In her application dated July 9, 2007 to the district collector’s office, Jog had demanded “details of the all the leases/permissions” for building stone (bela patthar) mining in Porbandar district”. The information she had sought included name of the lease holder and contact details, the date of commencement of the lease, its expiry date, the date of renewal, the area for which the mining is permitted or lease is allotted, nature or type of land on which mining is allowed, the depth in feet till which mining is allowed, number of visits to the mining site by the government officers from the date of the commencement, and details of violations and action taken.
The illegal mining issue, if anything, suggests the travesty of transparency of Gujarat government. In mid-2000s, two IAS bureaucrats were posted, one after another, as district collector, Porbandar, Sheila Benjamin and VN Chhibber. Both exceptionally tried to fight illegal mining. At one stage Benjamin wrote to the government how mafia was running the show and she was helpless in the face of lack of support from the government. She was summarily transferred. Chhibber actually took action against the mafia. And, he was made to suffer – insiders confirm, a fake inquiry was instituted against him on the last date of retirement, December 31, 2011. As the story goes, Chhibber was posted in Porbandar with specific instructions from the chief minister’s office (CMO) to “investigate illegal activities” of Opposition leader Arjun Modhwadia, who hails from Porbandar. On reaching Porbandar, Chhibber found nothing against Modhwadia, but found a senior BJP leader very close to Modi deeply involved in illegal mining. This senior leader, incidentally, is now a Cabinet minister under Modi.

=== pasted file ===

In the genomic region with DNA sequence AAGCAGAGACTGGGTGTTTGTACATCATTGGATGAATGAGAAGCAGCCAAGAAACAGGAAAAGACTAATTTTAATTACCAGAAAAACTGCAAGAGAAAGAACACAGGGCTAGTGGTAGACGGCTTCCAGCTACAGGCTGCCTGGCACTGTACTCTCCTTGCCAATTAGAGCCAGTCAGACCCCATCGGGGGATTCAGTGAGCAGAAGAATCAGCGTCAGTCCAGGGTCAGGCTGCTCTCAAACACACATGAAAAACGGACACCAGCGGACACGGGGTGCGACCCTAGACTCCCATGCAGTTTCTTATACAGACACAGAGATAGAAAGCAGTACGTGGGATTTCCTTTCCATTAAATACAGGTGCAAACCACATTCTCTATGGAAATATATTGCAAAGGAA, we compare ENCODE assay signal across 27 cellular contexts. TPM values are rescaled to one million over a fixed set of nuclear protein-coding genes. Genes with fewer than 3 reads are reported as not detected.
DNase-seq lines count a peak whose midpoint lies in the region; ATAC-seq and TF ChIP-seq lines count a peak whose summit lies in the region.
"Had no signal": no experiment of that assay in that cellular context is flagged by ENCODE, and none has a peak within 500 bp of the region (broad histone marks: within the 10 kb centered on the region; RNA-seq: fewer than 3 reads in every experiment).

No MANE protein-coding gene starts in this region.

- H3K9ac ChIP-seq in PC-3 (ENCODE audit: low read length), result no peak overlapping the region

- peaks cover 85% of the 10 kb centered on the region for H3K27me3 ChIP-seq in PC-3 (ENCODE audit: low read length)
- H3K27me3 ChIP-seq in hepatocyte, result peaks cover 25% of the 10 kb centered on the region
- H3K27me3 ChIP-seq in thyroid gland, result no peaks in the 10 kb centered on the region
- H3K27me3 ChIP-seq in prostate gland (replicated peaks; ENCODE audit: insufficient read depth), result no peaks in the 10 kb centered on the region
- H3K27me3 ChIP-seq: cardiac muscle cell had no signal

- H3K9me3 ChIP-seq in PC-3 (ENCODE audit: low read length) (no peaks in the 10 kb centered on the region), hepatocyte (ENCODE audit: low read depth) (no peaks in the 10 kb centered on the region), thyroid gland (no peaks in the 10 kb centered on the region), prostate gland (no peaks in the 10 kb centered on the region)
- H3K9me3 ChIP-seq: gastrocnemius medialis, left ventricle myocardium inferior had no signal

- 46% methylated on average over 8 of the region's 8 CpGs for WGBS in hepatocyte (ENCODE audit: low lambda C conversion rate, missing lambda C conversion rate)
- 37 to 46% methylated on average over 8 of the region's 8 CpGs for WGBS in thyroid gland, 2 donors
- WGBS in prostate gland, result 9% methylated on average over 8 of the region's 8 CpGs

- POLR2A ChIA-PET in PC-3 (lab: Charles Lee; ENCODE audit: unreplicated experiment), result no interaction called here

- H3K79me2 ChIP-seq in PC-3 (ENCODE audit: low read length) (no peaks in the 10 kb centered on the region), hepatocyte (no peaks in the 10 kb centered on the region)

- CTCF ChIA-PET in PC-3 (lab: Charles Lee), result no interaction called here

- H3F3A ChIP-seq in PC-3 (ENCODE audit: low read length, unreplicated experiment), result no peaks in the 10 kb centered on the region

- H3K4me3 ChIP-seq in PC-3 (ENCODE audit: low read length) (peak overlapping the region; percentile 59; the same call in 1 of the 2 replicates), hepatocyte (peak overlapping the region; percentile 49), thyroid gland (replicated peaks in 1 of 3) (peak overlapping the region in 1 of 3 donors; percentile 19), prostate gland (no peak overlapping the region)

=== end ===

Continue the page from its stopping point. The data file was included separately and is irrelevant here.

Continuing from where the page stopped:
Travesty of transparency is strongly felt in budget making, too. As the last year drew to a close, I would often approach additional chief secretary, finance, Varesh Sinha – just promoted as Gujarat chief secretary – for details of the amount collected by Gujarat government as value added tax (VAT) and registration of real estate deals, as reflected in stamp duty collection. I told him, it would suggest the impact of the slowdown on the state economy. Sinha, without mincing words, replied he “didn’t have” these details. Once he said he would “look into the matter”, but he never did. I approached his junior, economic affairs secretary S Aparna. She promised me she would give me details. I approached her half-a-dozen times, and she would either say she had “forgotten” or I should approach her some other day. Finally, she told me to approach some other officials. Interestingly, these details come to her and Sinha on a daily basis and were part of their budget-making exercise.
In another instance, a senior state official would in the past gladly hand me over details of the amount spent by the state government under annual plan, for developmental works. For the last two years, things became difficult for him to retrieve the information because, as he put it, “Gujarat government doesn’t make available comprehensive details of the amount spent to all secretaries. Each department secretary is kept in the dark about the amount spent by all other departments.” Insiders, of course, tell me, how at the end of each year the government fails to spend huge sums, often up to Rs 10,000 crore, and all of it is shown as “spent” by “parking” it with government boards or corporations!
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https://timesofindia.indiatimes.com/blogs/true-lies/the-transparency-sham/